Just after college I worked as a social worker at an agency for the blind in New Orleans. I remember one client particularly well. He was totally blind and deaf--an older fellow who spoke in a modified sign language and by spelling letters lightning-fast into your palm. Pat, who had worked there for years, was his favorite person to communicate with, but when she was gone, he'd come to me. Occasionally, while biking home from work, I'd see him from a distance crossing four lanes of traffic on St. Charles Ave.--usually against the light--his white cane held like a sword before him. He was always too far away for me to help, but my stomach would clench, and I'd hope that he'd make it across safely another time.
Reading Helen Keller in Lovegave me a fresh awareness of what blind people endure especially the deaf and blind. When I was young, The Miracle Worker played in movie theaters (with Patty Duke and Anne Bancroft) and this movie painted Helen in saint-like tones. How refreshing and humanizing is this biographical novel. In her first novel, Rose Read more about Helen Keller in Love
I've worked in libraries for years including a few in Texas, so it is a wonder that I've never read a western. Part of the problem then with reading your first book in a genre is that you lack the language to properly describe it or make comparisons. Now I wonder if I shall ever read another for the fear that the next one won't hold up to The Sisters Brothers by Patrick deWitt.
It is the gold rush years and the infamous Charlie and Eli Sisters are riding from Oregon City to San Francisco on orders from the Commodore to kill Hermann Kermit Warm. There is trouble with horses, whores, a red bear pelt, excessive brandy drinking, a man named Mayfield, a witch and a mysterious magical formula. Large sums of money come and go. The characters are unique, but without a lot of overall development. Is this usual for a western? Is the level of violence similar to other westerns? Is this a parody of the genre, a homage or both?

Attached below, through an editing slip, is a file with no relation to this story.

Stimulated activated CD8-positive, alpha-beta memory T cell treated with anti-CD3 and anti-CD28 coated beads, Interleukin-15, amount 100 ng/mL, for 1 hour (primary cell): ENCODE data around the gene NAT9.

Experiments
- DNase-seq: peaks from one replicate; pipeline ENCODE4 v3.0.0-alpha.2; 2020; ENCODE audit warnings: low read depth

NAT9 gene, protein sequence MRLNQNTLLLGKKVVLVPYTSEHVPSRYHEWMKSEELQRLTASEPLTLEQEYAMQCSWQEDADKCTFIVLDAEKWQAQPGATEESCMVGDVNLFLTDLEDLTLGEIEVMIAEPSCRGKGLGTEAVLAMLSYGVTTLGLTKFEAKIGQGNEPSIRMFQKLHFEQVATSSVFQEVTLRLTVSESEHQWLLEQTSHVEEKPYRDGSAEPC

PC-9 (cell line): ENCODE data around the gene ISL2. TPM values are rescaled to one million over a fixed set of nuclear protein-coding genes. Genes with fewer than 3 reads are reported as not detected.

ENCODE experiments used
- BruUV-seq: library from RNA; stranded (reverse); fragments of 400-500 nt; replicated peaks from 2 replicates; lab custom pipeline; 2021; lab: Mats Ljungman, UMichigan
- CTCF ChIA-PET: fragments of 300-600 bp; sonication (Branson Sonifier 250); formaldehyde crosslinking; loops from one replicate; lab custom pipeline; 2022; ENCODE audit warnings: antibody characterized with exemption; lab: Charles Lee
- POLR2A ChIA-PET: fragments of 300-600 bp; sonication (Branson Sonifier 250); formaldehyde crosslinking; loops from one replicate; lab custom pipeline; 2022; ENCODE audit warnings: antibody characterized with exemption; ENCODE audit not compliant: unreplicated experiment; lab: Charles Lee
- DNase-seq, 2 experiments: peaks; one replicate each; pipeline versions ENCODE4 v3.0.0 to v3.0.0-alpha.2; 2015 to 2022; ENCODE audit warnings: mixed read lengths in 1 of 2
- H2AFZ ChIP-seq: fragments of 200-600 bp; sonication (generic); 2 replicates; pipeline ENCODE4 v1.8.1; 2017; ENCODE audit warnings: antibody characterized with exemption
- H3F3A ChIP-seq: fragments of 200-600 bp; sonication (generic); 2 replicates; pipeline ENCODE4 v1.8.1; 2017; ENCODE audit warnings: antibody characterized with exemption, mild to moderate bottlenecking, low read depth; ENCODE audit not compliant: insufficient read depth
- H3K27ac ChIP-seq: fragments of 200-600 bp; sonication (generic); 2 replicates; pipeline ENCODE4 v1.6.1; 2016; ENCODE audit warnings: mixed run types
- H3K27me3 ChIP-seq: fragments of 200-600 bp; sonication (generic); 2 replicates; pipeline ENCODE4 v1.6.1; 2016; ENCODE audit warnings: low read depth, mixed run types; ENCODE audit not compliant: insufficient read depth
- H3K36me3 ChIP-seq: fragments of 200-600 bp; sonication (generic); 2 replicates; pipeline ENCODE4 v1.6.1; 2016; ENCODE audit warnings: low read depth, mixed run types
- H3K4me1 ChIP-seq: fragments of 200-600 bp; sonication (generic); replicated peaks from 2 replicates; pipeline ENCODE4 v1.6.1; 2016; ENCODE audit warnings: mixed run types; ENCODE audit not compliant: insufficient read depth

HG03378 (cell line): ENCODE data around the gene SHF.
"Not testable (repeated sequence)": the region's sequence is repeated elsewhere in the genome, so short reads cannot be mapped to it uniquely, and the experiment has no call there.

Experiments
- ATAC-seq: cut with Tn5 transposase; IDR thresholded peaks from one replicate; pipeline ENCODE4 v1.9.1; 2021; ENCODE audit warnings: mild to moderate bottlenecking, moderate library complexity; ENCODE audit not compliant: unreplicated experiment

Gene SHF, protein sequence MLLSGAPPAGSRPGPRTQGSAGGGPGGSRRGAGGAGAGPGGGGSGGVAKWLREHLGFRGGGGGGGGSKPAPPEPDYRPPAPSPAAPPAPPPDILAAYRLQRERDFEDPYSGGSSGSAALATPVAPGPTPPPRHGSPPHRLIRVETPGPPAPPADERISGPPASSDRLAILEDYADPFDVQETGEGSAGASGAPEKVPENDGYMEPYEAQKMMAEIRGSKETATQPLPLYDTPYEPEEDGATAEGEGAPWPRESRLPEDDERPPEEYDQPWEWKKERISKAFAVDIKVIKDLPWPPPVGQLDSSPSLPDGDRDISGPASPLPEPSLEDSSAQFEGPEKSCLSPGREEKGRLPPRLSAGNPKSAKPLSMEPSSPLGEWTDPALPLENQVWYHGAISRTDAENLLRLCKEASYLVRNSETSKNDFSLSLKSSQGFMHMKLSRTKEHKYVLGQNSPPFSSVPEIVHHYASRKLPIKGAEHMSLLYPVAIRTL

Warning! Don't look for these books in the Young Adult section! These are "Adult Books," written for adults. Teens beware!
Ok, now that I've got your attention, let me also say that these books are just great for teens. So great, in fact, that the Young Adult Library Services Association (YALSA) made an award just for them, and named them after a famous Baltimore librarian - sort of. Her name was Margaret A. Edwards, but her friends called her Alex, and that's where we get the Alex Awards. The 2012 Alex Awards feature ten books written for adults, but with special appeal to teens. Read more about What's an Alex Award?
Ida Mae Jones is a young African-American woman living with her family in Louisiana. Her father who taught her to fly a small crop duster has passed away, and her brother has signed up to serve in World War II. It is not surprising that Ida Mae feels caught between her family obligations and her love of flying. She learns about the Women Airforce Service Pilots -- a civilian organization that served to fly airplanes under the military with the goal of freeing up qualified men to serve in combat. The WASP pilots transferred planes and equipment from assembly plants to military bases and often trailed targets in the air for anti-aircraft artillery practice.
Not only was the WASP a highly selective group that underwent rigorous training, but Ida Mae faces even more difficulty because she knows she can't sign up as a black woman. Her fair skin allows her to pass for white, but the stress of this combined with the training proves difficult. On the positive side, the friends Ida Mae makes in WASP training are fantastic and provide support for Ida Mae even if they don't know her secret for sure. Read more about Flygirl by Sherri L. Smith
"An action packed historical novel set on the high seas!" claims the book jacket for Heart of a Samurai by Margi Preus. Normally these aren't quite the descriptors I am looking for in a good book, but this Young Adult novel has amazing visual appeal and lying underneath the "high seas adventure" is a true heart of gold.
Preus tells a fictional account of a true story: Manjiro, a young man from a small fishing village, becomes the first Japanese person to set foot in America. Japan at the time had closed borders and a deep distrust for anything foreign. When Manjiro is rescued with his friends after being shipwrecked on an island by an American whaling ship, his life is changed forever. Captain Whitfield sees that Manjiro is a quick study, both in language and sailing and takes him under his wing. The more Manjiro sees outside Japan, the more he wants to learn and explore eventually ending up attending school in New Bedford, Massachusetts living with the Whitfields. Read more about High Seas Adventure (and so much more)!
I don't read many novellas but this one, Train Dreams, by Denis Johnson made several "best new book" lists recently. And it got rave reviews from quite a few other writers.
Grainier's first memory of trains is of being sent on one as a young child, with a fare receipt pinned to his shirt. His destination was Fry, Idaho, but he never knew his parents or even the origin point of this trip. One older cousin said that he came from Canada and that the French language had to be whipped out of him. Another cousin said that family had sent him from Utah where he had spent his first years as a Mormon. But all his life, he had only trains and their tracks for the history of his early childhood. Read more about Train Dreams